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Friday, 7 December 2007

5 Mistakes to Avoid in a Market Trading Below its 200-Day Moving Average

1. Don't Buy Stocks Below their 200-Day Moving Average!

Yes, nearly every stock will eventually bottom. In the meantime, it looked that way when Fannie Mae (NYSE:FNM - News) was trading in the $40's, Freddie Mac (NYSE:FRE - News) was 20 points higher, and Citigroup (NYSE:C - News) was 25% higher. For every falling knife you may catch, you run the risk of getting sliced up along the way. Avoid these stocks, and find the better names to own.

You can find the better stocks above their 200-day moving average on PowerRatings.net. These are not short-term trading stocks, they're solid longer-term stocks. You may also want to look at the PowerRatings Live Blue Chip Portfolio, which was opened on August 1. The market is down nearly 3% since that date, and these blue chip stocks are up over 8% (the portfolio's current holdings include IBM, MMM, GOOG, and JNJ). All these stocks have high PowerRatings and are the types of stocks you should consider in this market environment.

2. Avoid Naked Options

Wow, these premiums look nice today, especially the out of the money puts. Those premiums looked the same in 1987 before the crash. And before the debacle in 1998, and in the technology and internet sector in the summer of 2000 after the first sell-off. Avoid the urge to pick up nickels in front of a steam roller.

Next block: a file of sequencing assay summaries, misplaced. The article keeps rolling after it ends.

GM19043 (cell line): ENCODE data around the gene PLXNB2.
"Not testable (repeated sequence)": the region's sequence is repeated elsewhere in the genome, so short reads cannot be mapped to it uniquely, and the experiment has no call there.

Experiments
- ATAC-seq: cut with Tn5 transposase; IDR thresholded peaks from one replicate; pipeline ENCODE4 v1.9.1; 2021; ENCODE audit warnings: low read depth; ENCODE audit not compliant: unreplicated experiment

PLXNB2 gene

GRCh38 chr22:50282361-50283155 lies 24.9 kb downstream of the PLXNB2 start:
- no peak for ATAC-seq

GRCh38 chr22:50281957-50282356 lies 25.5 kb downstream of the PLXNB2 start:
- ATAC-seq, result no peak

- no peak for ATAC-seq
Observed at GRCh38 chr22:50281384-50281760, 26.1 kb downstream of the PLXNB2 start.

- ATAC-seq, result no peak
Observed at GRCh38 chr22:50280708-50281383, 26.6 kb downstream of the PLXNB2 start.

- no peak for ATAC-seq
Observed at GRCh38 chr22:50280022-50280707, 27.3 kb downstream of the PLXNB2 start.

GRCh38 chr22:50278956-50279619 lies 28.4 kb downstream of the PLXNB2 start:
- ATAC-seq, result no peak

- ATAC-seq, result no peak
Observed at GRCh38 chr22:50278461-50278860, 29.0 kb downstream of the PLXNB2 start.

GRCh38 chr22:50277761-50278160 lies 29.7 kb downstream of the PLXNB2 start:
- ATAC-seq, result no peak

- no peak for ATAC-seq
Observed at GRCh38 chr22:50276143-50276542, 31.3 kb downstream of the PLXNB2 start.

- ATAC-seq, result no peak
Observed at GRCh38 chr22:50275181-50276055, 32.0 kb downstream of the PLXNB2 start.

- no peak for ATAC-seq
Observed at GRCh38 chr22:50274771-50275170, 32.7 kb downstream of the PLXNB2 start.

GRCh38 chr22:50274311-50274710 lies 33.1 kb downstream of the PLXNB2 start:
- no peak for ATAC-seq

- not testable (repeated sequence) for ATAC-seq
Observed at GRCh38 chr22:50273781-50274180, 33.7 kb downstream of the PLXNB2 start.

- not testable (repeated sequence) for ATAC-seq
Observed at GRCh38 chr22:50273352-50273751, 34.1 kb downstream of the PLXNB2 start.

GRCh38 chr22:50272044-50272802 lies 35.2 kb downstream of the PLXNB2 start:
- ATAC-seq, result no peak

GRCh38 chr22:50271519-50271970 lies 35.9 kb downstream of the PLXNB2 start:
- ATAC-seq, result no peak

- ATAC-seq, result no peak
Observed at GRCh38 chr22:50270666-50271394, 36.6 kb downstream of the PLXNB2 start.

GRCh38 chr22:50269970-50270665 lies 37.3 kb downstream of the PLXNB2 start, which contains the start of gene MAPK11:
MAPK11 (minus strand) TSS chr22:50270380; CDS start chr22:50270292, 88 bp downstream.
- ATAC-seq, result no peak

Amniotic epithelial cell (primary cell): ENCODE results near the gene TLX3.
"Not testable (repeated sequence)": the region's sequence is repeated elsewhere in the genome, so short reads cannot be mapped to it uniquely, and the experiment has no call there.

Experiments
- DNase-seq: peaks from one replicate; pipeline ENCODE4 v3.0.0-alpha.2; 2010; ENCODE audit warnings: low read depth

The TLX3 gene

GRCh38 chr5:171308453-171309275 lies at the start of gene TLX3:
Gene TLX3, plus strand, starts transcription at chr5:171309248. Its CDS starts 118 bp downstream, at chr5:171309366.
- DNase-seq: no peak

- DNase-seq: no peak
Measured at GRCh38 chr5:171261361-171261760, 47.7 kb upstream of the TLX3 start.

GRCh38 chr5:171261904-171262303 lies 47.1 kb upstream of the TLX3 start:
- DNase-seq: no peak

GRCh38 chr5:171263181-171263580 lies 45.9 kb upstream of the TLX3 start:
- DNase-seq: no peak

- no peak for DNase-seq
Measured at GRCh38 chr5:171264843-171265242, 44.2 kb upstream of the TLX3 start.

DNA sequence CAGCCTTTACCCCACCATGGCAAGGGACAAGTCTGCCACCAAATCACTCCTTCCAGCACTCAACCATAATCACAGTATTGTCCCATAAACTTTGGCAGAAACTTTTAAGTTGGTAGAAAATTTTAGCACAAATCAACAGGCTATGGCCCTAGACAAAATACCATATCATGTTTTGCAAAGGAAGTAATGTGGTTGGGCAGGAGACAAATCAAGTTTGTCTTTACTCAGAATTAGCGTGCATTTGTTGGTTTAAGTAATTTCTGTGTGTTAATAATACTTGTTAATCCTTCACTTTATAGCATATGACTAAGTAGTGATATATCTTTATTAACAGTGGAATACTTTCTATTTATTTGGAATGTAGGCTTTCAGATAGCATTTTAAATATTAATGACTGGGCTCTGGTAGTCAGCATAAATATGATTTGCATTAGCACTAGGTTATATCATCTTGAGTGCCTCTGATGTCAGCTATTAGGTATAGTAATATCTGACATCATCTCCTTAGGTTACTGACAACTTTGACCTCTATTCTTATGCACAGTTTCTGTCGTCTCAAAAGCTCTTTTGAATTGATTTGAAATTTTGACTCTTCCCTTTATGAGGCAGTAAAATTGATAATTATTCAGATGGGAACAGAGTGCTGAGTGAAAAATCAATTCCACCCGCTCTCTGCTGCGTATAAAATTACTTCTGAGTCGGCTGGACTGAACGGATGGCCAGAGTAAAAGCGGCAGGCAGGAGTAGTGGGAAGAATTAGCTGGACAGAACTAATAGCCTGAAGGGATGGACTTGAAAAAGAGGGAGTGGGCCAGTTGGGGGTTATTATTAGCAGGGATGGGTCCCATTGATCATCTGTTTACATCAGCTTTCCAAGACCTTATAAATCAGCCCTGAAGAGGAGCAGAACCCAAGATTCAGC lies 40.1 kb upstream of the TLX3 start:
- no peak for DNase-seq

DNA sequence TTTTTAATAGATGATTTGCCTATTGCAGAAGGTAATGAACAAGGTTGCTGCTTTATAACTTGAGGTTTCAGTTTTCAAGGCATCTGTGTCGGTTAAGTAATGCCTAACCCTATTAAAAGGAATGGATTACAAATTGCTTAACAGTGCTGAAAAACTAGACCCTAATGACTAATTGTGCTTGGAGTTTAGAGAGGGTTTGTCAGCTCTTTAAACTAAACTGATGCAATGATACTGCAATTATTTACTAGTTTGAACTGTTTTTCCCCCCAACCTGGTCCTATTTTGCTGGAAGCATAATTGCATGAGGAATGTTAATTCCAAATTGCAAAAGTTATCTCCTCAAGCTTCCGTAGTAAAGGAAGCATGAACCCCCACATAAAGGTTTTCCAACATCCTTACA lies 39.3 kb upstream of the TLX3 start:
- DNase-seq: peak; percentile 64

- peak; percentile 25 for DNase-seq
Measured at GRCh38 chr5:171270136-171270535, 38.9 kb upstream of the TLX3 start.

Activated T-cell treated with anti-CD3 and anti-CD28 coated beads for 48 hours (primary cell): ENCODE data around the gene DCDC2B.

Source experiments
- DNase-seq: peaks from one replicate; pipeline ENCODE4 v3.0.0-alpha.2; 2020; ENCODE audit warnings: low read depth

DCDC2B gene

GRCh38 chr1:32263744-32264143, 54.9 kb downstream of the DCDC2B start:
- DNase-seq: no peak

3. Avoid the Spit

How do you do this? By keeping the television off. Guest after guest after guest comes on and SPITS their opinion. One spits that the market has bottomed and is going up, and the other spits even harder that it's the end of the world and the markets are going down. These are smart people with good educations, and they certainly know spitting sells!

4. Hedge, if Possible

If you can find stocks that have pulled back sharply that are still above their 200-day MA, you can buy them, and then offset some of the market risk by shorting the Russell 2000 iShares (NYSE:IWM - News). This will be covered in more detail in the TradingMarkets Path to Professional Trading course.

5. It May Be Hard to Believe, but it's Not the End of the World

Let's put things in perspective...This is a painful drawdown - the worst in over five years. But as we all know this is not the end of the world (although a few of the professional spitter's will do their best to have us believing it is). If you are bold enough, you will view this as an opportunity. If you believe we're in a bear market, there will be ample opportunity to profit on the short side. And if you believe the worst is over, there is ample opportunity ahead of you on the long side.

Over the past 20 years the market has had significant sell-offs. 1987 was awful, 1990 hurt, 1994 also hurt, 1998 was very scary (meltdown talk), and 2000-early 2003 was just plain bad. But each lead to new market highs (record highs were hit only five weeks ago!). This sell-off may end in three years, or it may end today. All we know is that the markets have always bounced back...always. And, if history is our guide, they'll eventually bounce back again.

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